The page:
Donald Trump's golf clubs are places CEOs come to schmooze with the president: report

At least 70 executives with federal contracts, lobbyists and trade group officials have joined Trump's golf clubs

By Matthew Rozsa

Staff Writer

Published September 6, 2017 10:18AM (EDT)

 (AP Photo/Luis Alvarez, File)
(AP Photo/Luis Alvarez, File)

While it is not illegal for President Donald Trump's golf clubs to charge steep initiation fees and then hold them in a trust until he returns to private life, the fact that the president is doing this raises serious questions about potential conflicts of interest.

Or, in the case of more than 70 executives, lobbyists and trade group officials, some not-so-potential conflicts of interest.

According to an investigation by USA Today, there are at least 50 executives with companies that work with the federal government who are members of one of Trump's golf clubs in Florida, New Jersey and/or Virginia. The same is true also for 21 lobbyists and trade group officials, bringing the total number to at least 71 individuals with business before the government who spend money that will ultimately line the president's pockets.

Even worse, the study found that two-thirds of these individuals had played at the golf clubs on one of the 58 days when the president was also there.

As the report explained:

Among Trump club members are top executives of defense contractors, a lobbyist for the South Korean government, a lawyer helping Saudi Arabia fight claims over the Sept. 11 terrorist attacks and the leader of a pesticide trade group that sought successfully to persuade the Trump administration not to ban an insecticide government scientists linked to health risks.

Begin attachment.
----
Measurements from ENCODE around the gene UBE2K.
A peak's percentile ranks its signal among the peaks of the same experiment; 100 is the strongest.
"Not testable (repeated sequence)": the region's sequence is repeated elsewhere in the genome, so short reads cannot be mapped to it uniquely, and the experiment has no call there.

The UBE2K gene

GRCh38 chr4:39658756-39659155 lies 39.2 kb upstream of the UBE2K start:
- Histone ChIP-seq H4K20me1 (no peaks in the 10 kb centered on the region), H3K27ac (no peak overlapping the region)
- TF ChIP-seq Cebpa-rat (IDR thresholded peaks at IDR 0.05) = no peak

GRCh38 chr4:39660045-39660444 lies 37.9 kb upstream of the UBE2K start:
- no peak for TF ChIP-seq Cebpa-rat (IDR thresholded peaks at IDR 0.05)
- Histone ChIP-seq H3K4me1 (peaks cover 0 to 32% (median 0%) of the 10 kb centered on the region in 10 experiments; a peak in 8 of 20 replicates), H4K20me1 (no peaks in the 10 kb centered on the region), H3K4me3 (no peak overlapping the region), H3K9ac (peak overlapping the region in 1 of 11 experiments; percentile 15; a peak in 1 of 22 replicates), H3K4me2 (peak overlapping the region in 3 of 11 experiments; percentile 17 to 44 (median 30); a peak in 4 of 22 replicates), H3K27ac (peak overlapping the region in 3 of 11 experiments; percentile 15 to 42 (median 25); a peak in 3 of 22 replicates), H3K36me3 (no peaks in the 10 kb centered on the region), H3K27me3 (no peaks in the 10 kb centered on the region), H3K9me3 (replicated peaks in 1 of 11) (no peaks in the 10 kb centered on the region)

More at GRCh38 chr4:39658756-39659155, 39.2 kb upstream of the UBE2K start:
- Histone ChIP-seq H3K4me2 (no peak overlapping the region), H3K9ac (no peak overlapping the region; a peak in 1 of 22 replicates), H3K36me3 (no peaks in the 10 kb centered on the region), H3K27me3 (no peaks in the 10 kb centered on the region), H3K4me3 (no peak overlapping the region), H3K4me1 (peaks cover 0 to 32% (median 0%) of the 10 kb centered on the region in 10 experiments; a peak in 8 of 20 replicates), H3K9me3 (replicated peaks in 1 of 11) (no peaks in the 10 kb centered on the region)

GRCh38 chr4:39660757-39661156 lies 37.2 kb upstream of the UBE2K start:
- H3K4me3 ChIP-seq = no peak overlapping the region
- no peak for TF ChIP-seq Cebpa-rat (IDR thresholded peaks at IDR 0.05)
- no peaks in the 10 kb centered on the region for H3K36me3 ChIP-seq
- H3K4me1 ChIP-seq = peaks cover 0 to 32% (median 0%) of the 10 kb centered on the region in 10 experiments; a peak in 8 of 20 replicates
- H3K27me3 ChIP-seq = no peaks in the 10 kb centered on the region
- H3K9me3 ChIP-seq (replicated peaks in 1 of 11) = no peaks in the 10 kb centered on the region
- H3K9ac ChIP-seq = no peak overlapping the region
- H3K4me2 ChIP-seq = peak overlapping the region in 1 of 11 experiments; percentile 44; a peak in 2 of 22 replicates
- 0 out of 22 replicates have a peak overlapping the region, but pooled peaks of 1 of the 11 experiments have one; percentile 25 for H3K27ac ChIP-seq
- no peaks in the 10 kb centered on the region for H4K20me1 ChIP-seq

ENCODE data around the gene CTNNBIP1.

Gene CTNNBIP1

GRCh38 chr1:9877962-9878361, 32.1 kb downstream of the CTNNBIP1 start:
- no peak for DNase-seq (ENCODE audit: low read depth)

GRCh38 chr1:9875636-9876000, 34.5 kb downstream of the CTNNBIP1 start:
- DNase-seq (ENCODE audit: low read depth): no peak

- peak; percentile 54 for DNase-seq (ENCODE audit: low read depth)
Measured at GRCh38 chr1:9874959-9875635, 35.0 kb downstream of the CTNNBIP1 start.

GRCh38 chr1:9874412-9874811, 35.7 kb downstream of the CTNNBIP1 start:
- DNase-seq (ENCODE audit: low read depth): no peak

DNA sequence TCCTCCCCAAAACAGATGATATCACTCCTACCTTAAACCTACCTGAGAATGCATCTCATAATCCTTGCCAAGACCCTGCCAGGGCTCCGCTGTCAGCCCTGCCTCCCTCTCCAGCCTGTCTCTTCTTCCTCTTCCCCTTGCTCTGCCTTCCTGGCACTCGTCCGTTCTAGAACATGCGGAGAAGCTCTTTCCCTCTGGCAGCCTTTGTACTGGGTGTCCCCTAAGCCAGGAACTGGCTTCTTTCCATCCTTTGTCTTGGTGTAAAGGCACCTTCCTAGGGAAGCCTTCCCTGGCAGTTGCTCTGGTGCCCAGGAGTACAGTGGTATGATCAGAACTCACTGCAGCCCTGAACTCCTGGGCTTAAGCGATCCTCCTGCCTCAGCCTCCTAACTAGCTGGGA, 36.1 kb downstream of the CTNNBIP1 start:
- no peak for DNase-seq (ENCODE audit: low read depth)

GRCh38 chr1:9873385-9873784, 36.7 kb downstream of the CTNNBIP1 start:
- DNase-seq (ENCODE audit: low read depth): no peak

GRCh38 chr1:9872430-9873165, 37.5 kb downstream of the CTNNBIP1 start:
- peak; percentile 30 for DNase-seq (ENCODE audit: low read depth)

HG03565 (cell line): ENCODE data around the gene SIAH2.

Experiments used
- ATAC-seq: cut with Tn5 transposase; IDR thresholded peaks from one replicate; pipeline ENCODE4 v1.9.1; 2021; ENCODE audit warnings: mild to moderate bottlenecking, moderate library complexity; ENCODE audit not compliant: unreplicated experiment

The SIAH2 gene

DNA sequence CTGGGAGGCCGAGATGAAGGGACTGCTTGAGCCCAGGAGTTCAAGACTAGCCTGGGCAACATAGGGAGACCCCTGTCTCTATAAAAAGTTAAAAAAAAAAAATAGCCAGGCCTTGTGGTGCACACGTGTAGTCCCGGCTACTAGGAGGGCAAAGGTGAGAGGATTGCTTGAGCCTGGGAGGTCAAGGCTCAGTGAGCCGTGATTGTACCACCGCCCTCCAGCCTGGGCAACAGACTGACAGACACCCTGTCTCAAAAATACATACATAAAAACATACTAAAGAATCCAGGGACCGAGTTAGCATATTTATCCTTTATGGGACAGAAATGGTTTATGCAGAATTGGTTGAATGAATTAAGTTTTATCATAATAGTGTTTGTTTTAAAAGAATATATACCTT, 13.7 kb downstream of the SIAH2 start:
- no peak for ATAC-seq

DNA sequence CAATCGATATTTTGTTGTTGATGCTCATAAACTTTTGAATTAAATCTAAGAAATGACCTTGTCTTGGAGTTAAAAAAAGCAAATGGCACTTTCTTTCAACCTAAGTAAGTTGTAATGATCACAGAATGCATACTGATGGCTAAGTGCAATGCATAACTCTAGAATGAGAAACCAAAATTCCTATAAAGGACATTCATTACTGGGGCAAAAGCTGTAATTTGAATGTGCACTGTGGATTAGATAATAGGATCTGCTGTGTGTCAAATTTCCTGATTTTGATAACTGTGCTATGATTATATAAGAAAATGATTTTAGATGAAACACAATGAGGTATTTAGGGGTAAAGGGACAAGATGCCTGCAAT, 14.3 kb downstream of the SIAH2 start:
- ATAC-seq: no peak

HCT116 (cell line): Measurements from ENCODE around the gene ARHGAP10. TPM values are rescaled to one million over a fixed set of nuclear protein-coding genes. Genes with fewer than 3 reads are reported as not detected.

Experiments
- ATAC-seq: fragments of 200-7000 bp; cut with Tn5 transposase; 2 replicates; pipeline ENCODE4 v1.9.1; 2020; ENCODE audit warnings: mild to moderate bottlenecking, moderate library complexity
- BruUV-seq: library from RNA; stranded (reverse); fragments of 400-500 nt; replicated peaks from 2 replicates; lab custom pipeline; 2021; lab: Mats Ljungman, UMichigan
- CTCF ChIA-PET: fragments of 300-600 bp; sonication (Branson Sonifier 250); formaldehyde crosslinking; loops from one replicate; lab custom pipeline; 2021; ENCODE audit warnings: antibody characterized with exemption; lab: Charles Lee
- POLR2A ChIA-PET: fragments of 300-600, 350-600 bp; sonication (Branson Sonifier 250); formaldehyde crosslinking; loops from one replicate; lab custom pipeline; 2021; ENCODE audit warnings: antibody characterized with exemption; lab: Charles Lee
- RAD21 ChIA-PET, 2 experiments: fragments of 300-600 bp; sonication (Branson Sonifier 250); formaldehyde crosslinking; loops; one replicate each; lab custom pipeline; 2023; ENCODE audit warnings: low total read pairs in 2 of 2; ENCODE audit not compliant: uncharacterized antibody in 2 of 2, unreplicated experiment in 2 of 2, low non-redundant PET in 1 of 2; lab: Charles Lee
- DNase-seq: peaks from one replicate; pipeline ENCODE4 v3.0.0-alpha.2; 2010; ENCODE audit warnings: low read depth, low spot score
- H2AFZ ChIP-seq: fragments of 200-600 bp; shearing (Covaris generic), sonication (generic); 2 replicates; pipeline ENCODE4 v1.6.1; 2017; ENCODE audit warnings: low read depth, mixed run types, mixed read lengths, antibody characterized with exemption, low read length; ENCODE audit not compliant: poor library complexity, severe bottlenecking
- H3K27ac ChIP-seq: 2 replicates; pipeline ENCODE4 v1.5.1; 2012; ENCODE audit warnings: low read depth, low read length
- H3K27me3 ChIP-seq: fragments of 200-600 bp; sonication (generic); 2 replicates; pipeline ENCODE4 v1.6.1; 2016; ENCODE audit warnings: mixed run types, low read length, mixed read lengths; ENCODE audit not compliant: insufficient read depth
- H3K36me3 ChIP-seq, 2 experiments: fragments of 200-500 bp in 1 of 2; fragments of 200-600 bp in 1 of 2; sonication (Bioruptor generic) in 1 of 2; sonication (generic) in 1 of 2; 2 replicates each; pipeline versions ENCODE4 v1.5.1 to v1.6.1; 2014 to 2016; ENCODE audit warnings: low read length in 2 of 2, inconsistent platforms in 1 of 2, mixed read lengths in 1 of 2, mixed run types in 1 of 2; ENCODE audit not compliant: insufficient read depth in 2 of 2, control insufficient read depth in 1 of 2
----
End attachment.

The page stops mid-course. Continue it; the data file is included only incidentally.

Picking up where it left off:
This news continues a larger trend in which it has been revealed that power-players in Washington have patronized Trump's businesses. Trump International Hotel in Washington, for example, has emerged as a hotspot for Republican and various other right-wing groups, raising questions about the propriety of a sitting president financially benefiting from members of his own party and political movement.

By Matthew Rozsa

Matthew Rozsa is a staff writer at Salon. He received a Master's Degree in History from Rutgers-Newark in 2012 and was awarded a science journalism fellowship from the Metcalf Institute in 2022.

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Conflict Of Interest Donald Trump Golf Courses